I'm no expert, but when I have boated in the tropics in coral areas (which are generally nice places to boat, especially if you like to dive and snorkel), we took a lot of care to not anchor in coral. At that point (twenty years ago) we were not thinking of fines, but of damaging the coral we loved.
Fortunately, at least in our size boat (not a superyacht), coral area anchoring is usually reasonably shallow, and also the water is clear. General rule of thumb was to only move the boat in the morning or mid-day because in the afternoon it can be very hard to see into the water due to glare (so you can run aground in addition to it being harder to see where you are anchoring).
Some areas are big and sandy, so it's fairly obvious. In other places we had someone on the bow calling out where would be a good spot to drop the hook (once we had already identified a general area). If things didn't look good vis-a-vis coral after settling, we'd move and get a better spot. Not only would it damage coral to have your anchor or chain running over it, but I think it could be noisy and unpleasant.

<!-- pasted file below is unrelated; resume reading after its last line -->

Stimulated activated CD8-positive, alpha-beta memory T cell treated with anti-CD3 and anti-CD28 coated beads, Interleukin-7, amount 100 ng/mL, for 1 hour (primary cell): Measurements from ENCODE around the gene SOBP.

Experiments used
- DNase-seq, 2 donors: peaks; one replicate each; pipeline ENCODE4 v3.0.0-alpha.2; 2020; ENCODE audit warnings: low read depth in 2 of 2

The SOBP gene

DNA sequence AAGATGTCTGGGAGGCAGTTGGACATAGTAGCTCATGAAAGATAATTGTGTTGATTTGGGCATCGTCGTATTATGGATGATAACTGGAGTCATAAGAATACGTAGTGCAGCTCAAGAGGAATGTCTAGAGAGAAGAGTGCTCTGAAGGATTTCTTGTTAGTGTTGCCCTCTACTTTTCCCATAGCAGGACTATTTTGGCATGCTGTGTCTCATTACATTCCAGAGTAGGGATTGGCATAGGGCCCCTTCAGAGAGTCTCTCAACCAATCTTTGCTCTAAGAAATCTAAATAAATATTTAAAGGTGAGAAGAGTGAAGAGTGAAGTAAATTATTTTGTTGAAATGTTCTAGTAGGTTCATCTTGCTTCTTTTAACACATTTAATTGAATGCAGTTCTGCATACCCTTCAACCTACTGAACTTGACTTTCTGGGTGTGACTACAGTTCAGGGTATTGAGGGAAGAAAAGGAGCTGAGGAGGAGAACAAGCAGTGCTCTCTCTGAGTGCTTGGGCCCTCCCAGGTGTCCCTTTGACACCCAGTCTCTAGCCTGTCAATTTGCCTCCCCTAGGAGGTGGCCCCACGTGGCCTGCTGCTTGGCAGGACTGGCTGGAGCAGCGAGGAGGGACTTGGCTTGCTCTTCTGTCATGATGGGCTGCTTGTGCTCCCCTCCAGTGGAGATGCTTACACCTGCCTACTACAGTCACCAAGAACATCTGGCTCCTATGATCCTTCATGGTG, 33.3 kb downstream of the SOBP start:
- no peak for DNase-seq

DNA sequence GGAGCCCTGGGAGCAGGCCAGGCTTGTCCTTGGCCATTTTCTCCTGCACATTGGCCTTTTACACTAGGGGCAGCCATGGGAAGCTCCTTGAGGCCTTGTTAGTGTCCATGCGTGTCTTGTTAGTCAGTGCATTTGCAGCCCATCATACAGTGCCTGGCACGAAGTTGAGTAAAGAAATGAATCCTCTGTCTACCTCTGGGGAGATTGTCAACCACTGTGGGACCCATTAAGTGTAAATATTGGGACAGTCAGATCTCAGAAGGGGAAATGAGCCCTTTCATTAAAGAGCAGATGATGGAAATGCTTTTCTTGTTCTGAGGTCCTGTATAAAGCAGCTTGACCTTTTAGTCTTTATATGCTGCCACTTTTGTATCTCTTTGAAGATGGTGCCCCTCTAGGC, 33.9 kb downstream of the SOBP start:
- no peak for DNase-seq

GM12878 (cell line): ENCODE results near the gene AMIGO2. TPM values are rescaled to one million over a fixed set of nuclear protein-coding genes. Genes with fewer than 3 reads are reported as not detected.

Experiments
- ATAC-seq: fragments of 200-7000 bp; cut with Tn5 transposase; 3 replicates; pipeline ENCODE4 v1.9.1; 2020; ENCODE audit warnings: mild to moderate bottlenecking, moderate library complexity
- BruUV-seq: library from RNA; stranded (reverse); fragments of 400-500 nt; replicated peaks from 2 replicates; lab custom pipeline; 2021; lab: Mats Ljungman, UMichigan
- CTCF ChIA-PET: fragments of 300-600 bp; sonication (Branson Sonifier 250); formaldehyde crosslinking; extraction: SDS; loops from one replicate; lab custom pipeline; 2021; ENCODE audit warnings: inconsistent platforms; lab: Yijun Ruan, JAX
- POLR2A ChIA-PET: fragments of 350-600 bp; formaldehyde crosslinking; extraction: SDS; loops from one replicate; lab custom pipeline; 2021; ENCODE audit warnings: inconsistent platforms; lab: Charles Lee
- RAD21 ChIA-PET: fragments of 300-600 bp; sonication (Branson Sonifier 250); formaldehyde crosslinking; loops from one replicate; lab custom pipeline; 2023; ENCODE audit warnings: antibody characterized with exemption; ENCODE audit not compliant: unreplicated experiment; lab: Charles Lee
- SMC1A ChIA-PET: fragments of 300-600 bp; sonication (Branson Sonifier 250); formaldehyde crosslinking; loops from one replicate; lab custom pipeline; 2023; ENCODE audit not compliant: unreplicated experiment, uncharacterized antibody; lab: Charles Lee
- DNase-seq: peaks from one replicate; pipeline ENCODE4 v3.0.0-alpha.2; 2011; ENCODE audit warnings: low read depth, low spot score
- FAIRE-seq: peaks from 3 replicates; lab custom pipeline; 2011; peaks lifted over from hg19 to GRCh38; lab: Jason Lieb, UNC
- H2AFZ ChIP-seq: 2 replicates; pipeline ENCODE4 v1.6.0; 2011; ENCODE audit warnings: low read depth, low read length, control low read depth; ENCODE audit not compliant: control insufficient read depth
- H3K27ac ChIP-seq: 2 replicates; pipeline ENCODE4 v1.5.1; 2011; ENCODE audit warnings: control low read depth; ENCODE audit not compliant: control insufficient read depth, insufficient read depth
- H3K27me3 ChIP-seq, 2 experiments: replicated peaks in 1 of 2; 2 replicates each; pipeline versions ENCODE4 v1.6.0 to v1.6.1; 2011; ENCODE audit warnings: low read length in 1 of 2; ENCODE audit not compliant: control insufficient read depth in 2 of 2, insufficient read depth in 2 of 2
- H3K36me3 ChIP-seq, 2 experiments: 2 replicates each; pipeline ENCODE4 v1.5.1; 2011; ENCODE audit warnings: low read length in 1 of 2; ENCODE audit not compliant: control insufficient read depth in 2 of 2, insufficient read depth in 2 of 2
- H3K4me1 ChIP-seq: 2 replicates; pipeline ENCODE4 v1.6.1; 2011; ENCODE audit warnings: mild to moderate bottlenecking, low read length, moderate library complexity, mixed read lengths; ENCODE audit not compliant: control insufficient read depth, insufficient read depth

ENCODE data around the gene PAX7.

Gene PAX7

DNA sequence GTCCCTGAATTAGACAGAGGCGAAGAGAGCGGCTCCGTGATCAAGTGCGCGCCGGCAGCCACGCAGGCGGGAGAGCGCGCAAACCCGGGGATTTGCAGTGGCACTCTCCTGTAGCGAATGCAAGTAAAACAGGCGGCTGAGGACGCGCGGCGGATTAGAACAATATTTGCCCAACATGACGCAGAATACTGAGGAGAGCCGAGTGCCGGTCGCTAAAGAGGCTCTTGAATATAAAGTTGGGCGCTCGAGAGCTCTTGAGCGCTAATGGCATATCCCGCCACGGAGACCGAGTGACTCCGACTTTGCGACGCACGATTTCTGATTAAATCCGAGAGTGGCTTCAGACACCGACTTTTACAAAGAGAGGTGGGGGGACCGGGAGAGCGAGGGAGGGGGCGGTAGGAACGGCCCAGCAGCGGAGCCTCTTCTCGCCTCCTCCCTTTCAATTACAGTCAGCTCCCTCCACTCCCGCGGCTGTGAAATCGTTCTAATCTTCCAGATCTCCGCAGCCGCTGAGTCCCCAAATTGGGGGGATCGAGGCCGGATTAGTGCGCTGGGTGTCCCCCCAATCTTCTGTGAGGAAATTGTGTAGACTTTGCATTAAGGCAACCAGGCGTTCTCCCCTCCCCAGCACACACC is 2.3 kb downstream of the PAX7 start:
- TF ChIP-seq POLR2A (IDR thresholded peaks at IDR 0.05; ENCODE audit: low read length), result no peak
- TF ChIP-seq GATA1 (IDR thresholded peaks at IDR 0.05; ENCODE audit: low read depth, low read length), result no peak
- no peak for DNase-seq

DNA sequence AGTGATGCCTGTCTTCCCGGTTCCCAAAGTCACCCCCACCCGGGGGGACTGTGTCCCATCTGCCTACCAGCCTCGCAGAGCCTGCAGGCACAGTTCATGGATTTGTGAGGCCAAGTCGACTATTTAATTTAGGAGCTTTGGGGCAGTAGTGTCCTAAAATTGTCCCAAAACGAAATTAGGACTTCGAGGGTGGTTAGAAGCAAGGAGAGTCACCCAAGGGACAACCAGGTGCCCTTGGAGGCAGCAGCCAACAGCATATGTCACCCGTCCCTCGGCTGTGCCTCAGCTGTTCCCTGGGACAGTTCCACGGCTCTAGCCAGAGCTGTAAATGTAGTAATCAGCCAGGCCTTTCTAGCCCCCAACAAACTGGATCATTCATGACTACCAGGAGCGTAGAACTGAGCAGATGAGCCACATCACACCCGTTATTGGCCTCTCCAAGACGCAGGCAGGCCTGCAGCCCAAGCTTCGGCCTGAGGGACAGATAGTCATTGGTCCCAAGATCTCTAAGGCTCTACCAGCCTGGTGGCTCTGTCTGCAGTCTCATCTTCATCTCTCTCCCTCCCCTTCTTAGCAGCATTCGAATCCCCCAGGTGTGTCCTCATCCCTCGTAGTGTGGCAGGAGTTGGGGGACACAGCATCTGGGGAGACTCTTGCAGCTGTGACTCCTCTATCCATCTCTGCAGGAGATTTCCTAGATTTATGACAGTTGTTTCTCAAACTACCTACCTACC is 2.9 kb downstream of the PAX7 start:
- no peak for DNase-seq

We also usually took a swim to check out the set, but then we were there to swim and enjoy the water anyway. We learned quite a bit about our anchor and setting technique, because in our home waters these things were not possible to see in real time.
Another factor that may work in your favor (but is I'm sure location and season dependent) is that there may be consistent trade winds where you are in the tropics. That can make the boat's motion while you are anchored more predictable.
Long story short, move boat in later morning or mid-day but not later (so you can see into the water), choose a sandy spot, and keep an eye on things (coral water has always been clear water when I have encountered it, although obviously I have not boated everywhere).
I think modern anchors could make this process easier. With our old CQR (which was modern back then
) it sometimes took a bit of distance to set, making prediction a bit more of an art.